“It’s important for us to protect that and celebrate that, because we think the Olympic Games are still the pinnacle of sport. To showcase these athletes, not only in a sporting sense, but as Olympians.”

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Miami Dolphins wide receiver Tyreek Hill, a Pro Bowl regular, has called on his fellow NFL stars to assemble a team to take gold in Los Angeles

Eight-time squash champion Nicol David once said that she’d swap all of her world titles for Olympic gold. Now retired, she will not get the opportunity in 2028. Huszar wants his teqballers to avoid similar regrets when he speaks of them “living the Olympic dream”.

Hungary’s Csaba Banyik is ranked number one in both the mixed and men’s teqball doubles, but his career remains self-funded. For him, pragmatism beats prestige in his desire to become an Olympian.

“When the top five players are only semi-professional, it’s not good for the sport,” he says. “We need more competitions, more prize money, better conditions. This is why the Olympics is the biggest dream.”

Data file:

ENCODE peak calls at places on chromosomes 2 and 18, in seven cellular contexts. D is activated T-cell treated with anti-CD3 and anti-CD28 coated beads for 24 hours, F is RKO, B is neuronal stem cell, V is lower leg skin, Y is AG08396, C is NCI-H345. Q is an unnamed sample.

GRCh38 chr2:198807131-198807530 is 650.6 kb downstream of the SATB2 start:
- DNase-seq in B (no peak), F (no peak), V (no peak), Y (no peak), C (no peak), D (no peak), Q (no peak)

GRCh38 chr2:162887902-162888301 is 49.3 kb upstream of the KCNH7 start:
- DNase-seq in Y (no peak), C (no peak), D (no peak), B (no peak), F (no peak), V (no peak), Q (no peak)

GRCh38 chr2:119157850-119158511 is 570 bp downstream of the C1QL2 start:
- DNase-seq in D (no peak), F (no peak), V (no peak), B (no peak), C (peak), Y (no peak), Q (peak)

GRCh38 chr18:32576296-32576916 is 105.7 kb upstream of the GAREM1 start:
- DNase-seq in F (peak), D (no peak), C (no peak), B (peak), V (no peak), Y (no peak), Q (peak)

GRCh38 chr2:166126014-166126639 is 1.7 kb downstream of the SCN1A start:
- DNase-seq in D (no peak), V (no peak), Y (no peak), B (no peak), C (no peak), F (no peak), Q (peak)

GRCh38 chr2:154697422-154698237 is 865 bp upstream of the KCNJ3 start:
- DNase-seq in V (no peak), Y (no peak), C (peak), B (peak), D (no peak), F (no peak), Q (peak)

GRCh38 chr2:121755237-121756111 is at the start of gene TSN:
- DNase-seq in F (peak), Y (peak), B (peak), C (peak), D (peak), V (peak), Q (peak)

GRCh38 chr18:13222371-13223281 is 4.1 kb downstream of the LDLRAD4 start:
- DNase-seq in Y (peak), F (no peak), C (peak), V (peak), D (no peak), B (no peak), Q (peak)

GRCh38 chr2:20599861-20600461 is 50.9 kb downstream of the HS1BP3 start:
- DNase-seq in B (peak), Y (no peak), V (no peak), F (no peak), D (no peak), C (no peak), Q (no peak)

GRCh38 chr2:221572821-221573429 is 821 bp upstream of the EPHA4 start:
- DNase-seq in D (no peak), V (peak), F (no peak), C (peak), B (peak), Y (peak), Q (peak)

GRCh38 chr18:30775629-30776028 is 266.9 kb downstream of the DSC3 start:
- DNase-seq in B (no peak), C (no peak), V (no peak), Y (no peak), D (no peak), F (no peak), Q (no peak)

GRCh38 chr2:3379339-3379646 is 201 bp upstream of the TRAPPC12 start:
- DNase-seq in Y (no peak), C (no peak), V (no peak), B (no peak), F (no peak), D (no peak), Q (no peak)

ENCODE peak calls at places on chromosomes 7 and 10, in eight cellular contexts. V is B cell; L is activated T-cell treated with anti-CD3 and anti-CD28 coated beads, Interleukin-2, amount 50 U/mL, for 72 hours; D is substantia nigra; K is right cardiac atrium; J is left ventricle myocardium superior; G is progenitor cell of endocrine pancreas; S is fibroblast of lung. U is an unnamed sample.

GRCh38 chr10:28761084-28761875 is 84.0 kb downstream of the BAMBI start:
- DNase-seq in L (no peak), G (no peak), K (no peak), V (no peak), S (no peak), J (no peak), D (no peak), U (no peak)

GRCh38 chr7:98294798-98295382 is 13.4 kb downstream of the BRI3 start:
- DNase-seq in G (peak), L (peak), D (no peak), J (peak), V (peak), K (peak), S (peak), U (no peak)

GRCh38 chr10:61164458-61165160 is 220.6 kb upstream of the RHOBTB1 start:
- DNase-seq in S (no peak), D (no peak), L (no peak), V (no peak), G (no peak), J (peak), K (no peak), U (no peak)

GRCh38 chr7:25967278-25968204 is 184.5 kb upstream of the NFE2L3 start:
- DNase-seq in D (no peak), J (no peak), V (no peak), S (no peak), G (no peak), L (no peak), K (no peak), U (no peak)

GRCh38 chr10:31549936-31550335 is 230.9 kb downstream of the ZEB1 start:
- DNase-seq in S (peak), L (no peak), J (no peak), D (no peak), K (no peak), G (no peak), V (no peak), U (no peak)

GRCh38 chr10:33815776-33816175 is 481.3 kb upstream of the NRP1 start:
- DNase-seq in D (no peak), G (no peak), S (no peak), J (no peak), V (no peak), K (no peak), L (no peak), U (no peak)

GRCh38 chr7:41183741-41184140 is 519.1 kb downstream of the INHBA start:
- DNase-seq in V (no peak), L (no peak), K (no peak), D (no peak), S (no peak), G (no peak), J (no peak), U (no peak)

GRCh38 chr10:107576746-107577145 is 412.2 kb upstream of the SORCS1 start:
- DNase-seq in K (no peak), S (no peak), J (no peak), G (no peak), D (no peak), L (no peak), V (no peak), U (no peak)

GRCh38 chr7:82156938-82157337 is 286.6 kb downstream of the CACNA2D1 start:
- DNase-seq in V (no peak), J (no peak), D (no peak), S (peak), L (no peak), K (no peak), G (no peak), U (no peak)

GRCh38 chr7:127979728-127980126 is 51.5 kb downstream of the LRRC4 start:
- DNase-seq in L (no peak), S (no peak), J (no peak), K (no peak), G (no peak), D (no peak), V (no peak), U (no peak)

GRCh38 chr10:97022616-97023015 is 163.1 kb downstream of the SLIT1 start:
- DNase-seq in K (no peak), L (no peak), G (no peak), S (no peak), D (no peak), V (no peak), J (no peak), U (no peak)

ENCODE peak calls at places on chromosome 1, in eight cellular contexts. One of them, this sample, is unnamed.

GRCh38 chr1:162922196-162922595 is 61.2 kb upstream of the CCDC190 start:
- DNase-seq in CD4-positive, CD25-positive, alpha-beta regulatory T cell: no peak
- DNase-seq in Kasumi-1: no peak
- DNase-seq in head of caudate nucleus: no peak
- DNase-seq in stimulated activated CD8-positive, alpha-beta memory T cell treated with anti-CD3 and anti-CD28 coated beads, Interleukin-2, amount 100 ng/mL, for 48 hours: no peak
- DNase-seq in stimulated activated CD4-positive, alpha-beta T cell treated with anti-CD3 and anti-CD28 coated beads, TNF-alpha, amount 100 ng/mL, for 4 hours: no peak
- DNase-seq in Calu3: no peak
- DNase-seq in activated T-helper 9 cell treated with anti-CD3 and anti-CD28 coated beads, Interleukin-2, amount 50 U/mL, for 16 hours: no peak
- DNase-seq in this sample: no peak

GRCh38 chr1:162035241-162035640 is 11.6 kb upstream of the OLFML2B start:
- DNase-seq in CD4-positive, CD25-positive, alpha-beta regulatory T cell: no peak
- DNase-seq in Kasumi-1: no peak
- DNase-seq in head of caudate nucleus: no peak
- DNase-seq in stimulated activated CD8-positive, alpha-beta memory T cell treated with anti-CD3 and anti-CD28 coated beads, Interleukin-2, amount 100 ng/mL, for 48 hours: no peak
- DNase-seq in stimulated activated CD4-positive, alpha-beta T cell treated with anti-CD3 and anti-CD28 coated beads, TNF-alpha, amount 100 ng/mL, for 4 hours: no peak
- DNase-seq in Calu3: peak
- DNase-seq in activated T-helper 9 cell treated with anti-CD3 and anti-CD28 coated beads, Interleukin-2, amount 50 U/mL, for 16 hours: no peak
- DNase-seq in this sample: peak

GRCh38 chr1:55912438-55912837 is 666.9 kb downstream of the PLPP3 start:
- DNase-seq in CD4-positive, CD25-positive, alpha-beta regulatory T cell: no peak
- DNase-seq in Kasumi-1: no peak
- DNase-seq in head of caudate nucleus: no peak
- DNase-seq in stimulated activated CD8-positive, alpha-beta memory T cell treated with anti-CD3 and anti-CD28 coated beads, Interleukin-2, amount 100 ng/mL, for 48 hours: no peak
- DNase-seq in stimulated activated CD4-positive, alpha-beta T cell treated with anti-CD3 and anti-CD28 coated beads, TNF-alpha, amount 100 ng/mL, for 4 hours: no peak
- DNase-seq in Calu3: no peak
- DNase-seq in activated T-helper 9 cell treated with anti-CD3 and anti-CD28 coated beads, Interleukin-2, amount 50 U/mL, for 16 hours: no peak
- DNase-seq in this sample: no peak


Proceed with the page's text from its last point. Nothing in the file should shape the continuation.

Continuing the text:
While Banyik jokes that he may need to be content with being a pioneering “teqball Puskas”, ultimate’s leading players have more humble Olympic aspirations.

“To be an Olympic athlete takes a lot,” admits Denniston, remembering a recent concussion that kept her off the field for three months. “Currently, the fact that ultimate is amateur allows me to have balance in my life - have a job, think about having a family, maintain relationships and friendships.”

Abrams, approaching 20 years in the sport, offers an honest appraisal of his own prospects. He says: “From a personal level, if ultimate was played by two million people in the UK, I probably wouldn’t be at the top of the sport.”

“But if ultimate got to the Olympics I would try my best to be playing. In 2032, I’ll be 43. For me to still be going would be awesome for me personally, but I’d also be a bit sad that Great Britain hadn’t got someone better than a 43-year-old me.”